Though the libraries don’t really move they do pop up around the city in new locations. This is another great idea that has been promulgated in Bogotá: that of the (not sure what to call it) book stand. In an effort to promote literacy and reading among citizens the city has designed and operates mobile libraries. I only passed a couple of these but they were intriguing. This one was at the National University, not a place I would expect you need another library or would be looking to improve literacy. I knew that they had invested a lot of money and architectural knowledge in new library buildings. Penalosa, especially, sees these as public/shared space where people can come together and equity is improved.
They’ve also combined the library with the park, once again emphasizing this focus on public space and combining it with their literacy objectives. The sign reads “A stop for books, for parks.” The yellow panels open up when an attendant is there and there are books in there. It all works through the city library system so if you have a card issued at the main library you can get books from any of the stands, Gratis! (Free!). Also, not sure if you can return them anywhere or if you have to bring them back to the same stand. Colombian commenters, help me out here.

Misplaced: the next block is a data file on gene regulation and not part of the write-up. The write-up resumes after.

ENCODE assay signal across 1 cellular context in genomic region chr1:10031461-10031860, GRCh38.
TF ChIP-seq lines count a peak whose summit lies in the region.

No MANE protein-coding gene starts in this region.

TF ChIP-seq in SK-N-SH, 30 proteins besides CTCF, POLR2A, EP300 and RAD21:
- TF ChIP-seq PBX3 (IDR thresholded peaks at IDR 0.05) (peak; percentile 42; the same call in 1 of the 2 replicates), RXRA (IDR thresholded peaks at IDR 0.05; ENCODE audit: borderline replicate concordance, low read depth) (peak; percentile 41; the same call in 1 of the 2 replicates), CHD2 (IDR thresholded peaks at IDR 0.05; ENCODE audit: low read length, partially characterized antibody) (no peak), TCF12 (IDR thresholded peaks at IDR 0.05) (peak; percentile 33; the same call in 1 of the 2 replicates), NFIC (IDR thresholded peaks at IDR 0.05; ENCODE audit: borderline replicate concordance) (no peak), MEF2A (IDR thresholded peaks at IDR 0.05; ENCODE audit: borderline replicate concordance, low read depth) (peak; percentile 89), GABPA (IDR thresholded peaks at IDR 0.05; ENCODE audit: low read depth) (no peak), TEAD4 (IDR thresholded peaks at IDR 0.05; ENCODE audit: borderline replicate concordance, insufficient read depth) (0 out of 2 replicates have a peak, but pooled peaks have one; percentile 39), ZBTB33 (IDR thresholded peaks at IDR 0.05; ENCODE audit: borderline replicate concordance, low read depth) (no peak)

I like this idea and everytime I think about libraries I say to myself (aloud) “that’s so cool, you can just go there and get books for free, what a great idea.” But then I never go and get books. I look at material on the internet, download articles, or buy a magazine. That’s not even mentioning all the reading for school I have and never get to. So…. would this idea work here in the US, not to increase literacy but just to get people to pick up books more, which I guess is ‘increasing literacy’?